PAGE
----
4. Exploring will feel tedious later in the game. The GM will have to create some kind of system for sending out minions to unexplored Hexes as eventually you'll feel that it's beneath you.

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+1 Definitely for the don't spread out. Also focus on Economy buildings! – Rob Jul 17 '14 at 10:22
How will withdrawing money unbalance the game? Will it ruin the economy? Will it make the PCs too powerful? It seems obvious for the ruler of a territory to get excellent equipment for himself as long as he can do so without hurting the economy. – mcv Jul 17 '14 at 10:38
@mcv I think that's called corruption, and even if it does not hurt the economy, people will still think that money would have been better spent by investing it back into the kingdom. In addition, equipment price is based on how much money a PC would have at the appropriate level, so a party of 6 that gets multiple times their normal income from taxes and fines can get far better equipment than appropriate that way. This means you need strong enemies, but what if your kingdom does not have enough money to pay an army strong enough to defend against those enemies? – Nate Kerkhofs Jul 17 '14 at 11:24
But isn't that realistic? Plenty of kings had tons of fancy equipment without having to have had a lot of personal adventures. Of course it's unwise to hurt the economy or defenses by looting the treasury, but surely there is some room for expenses for the rulers? – mcv Jul 17 '14 at 11:40
@NateKerkhofs That's corruption in a modern political system, not in a feudal system. In a feudal system, anything remitted to the king is the king's, for their sole discretionary disposal. They have responsibilities to their subjects by law and custom, but what they do with revenue is not one of those legal or customary responsibilities. (And I'm much more interested in Macona's actual reasons for that recommendation.) – SevenSidedDie Jul 17 '14 at 17:04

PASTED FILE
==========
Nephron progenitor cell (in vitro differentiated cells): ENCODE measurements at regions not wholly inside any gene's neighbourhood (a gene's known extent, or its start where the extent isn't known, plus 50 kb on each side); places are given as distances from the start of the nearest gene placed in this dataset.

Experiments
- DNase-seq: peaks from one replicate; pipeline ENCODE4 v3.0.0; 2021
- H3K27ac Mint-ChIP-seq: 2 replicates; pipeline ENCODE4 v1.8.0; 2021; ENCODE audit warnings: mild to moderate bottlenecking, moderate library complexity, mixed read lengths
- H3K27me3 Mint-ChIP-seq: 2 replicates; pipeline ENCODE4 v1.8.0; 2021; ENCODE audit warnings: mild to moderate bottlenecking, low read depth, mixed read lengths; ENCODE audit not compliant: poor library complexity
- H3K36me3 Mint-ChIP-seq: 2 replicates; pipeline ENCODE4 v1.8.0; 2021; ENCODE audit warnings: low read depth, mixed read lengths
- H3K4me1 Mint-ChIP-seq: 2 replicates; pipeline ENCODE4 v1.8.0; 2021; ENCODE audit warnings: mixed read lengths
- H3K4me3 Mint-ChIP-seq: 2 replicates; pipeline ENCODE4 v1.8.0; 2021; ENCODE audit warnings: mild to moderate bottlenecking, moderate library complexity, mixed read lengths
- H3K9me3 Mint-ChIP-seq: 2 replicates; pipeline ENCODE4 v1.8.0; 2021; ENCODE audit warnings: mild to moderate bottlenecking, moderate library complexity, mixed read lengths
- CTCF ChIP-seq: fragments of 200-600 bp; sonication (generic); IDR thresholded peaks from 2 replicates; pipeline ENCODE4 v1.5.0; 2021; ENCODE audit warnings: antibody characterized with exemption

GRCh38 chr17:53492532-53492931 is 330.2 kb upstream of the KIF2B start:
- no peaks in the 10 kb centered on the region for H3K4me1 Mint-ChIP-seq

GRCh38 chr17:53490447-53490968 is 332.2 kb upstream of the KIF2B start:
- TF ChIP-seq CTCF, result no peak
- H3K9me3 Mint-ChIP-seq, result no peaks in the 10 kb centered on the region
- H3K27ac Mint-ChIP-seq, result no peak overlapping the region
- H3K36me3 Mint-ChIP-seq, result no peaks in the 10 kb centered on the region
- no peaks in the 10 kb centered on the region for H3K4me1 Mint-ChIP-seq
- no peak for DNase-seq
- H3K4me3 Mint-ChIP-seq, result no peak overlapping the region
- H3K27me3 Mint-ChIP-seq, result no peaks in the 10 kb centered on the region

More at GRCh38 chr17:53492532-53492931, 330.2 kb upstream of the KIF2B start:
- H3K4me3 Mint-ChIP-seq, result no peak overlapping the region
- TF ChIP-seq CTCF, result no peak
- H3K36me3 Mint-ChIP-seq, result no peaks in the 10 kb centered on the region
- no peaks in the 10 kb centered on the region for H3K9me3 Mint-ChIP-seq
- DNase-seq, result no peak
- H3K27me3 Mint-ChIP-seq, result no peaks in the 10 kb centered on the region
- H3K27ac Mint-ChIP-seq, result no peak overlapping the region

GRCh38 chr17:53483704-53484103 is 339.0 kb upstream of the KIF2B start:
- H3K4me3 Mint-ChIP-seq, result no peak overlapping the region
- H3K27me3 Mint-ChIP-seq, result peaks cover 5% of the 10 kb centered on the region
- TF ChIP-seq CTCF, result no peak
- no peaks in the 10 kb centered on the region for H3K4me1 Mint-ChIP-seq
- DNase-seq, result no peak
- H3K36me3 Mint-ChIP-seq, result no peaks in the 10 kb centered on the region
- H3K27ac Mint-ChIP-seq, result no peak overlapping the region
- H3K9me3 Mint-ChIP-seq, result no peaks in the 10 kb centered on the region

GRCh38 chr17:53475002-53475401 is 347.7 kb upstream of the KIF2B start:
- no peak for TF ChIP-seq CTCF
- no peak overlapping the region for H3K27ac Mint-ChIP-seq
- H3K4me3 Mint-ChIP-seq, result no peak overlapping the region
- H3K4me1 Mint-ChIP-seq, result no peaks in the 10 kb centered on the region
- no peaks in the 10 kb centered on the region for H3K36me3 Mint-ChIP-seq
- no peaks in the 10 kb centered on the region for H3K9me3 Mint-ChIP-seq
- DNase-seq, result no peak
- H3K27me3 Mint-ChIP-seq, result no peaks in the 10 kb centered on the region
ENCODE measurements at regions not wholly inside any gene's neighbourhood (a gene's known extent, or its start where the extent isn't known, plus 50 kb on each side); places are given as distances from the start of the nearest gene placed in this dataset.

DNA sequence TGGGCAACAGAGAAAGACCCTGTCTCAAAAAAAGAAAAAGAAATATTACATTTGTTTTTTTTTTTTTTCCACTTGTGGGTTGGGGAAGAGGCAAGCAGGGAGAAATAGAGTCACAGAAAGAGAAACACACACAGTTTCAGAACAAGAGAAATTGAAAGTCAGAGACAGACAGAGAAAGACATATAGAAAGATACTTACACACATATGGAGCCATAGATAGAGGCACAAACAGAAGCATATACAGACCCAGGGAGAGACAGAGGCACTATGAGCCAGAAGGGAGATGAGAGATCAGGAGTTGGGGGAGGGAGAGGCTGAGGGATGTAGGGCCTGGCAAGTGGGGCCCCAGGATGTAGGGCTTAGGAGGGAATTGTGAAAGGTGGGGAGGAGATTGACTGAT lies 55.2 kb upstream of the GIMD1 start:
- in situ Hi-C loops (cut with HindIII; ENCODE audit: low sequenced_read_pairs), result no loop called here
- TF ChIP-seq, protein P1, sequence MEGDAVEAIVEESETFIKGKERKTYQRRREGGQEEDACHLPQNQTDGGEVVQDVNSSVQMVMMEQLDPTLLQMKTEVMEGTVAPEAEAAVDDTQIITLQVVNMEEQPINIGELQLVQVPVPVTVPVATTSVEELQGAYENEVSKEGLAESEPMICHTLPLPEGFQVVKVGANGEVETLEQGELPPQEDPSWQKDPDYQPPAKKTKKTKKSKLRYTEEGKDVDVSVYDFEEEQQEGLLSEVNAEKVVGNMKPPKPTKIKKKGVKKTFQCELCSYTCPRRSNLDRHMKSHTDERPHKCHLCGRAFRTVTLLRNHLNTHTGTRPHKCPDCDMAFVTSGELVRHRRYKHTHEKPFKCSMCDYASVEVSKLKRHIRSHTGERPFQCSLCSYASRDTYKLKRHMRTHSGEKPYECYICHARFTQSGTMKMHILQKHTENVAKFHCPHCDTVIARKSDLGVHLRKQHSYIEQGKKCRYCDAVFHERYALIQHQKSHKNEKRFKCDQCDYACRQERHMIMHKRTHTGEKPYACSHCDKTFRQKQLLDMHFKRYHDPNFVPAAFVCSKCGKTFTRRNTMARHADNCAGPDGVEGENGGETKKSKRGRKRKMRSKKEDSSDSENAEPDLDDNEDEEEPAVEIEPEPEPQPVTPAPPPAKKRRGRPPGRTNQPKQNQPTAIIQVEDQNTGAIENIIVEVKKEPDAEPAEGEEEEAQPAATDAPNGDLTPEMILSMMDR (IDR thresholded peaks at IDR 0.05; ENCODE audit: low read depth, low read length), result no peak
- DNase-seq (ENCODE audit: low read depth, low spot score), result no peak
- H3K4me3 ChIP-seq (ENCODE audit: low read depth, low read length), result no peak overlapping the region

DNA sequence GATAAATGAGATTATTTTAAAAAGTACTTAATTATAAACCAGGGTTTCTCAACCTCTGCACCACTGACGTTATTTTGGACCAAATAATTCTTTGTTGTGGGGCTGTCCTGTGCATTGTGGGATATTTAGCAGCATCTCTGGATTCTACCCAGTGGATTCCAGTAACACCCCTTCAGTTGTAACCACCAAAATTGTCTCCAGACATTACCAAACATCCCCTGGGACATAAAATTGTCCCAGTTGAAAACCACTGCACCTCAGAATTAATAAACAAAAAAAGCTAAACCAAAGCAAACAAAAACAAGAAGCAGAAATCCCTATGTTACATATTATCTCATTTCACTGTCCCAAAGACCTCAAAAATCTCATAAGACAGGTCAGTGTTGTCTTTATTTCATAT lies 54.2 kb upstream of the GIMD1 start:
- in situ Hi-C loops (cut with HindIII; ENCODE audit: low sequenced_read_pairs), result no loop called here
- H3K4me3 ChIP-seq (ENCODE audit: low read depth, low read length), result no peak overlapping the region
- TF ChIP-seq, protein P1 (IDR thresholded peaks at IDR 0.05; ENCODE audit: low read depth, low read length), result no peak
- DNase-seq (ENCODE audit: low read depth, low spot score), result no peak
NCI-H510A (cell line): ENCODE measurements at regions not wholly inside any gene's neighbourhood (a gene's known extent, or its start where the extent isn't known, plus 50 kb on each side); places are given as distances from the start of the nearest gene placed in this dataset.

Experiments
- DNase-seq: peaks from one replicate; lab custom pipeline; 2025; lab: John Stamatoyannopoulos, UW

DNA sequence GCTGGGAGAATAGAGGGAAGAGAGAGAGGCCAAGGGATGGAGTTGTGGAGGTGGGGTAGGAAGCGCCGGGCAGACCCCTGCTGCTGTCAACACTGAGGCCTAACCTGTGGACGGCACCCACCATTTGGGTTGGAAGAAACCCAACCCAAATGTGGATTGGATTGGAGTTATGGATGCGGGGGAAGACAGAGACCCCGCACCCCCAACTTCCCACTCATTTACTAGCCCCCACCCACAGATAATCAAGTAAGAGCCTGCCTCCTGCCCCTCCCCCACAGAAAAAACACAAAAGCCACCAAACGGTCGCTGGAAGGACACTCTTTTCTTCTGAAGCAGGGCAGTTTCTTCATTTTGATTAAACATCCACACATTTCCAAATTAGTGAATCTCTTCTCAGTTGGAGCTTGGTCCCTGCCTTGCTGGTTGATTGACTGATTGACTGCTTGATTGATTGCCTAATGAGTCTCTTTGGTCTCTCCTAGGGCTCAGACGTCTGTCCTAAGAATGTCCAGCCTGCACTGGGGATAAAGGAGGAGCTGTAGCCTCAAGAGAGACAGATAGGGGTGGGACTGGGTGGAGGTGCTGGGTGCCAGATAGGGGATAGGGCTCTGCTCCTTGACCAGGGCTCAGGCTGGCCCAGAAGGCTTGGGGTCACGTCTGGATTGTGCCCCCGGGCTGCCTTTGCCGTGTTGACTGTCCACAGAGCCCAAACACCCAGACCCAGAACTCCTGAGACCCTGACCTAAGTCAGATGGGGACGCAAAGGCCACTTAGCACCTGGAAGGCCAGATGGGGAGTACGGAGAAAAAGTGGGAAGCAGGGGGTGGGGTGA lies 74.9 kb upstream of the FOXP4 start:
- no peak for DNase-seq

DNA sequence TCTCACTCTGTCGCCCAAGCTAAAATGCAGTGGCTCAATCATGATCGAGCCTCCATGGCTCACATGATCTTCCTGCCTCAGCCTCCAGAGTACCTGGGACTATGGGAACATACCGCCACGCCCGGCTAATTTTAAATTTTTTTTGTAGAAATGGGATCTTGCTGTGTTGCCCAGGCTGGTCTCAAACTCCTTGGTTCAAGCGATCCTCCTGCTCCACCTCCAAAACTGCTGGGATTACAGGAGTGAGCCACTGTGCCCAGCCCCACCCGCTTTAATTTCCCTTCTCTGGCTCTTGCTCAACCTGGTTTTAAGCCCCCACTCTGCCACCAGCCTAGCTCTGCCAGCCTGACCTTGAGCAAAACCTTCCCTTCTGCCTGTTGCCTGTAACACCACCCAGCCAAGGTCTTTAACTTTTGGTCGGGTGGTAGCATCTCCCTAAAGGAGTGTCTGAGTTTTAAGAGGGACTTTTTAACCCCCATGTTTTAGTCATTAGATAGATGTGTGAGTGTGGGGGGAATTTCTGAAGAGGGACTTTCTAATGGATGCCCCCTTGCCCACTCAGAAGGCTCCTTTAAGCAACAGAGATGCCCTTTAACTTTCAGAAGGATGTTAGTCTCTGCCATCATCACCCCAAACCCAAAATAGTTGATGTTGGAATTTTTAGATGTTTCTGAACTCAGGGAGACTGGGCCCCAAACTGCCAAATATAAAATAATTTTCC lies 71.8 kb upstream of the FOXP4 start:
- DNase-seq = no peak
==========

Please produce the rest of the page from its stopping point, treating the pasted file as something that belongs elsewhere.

OK, first things first... throw out the Kingmaker rules. No seriously, look at the "Ultimate Campaign" books for something a little more sane. The rules in the original book are garbage and simply don't work. The Magic resources are dramatically over-powered the Forest hexes carry negative value even though the DM's guide identify the wood as being very valuable.

And then you get into crazy things like "all mines being equal"... so if you find a gold mine and a diamond mine and a silver mine they're all worth the same thing!?!

Stuff to do:

  • Put together a spreadsheet to track everything. Try Google Docs or MS OneDrive for sharing the spreadsheet. You will want to write down what's going on each month so that you have some form of accounting.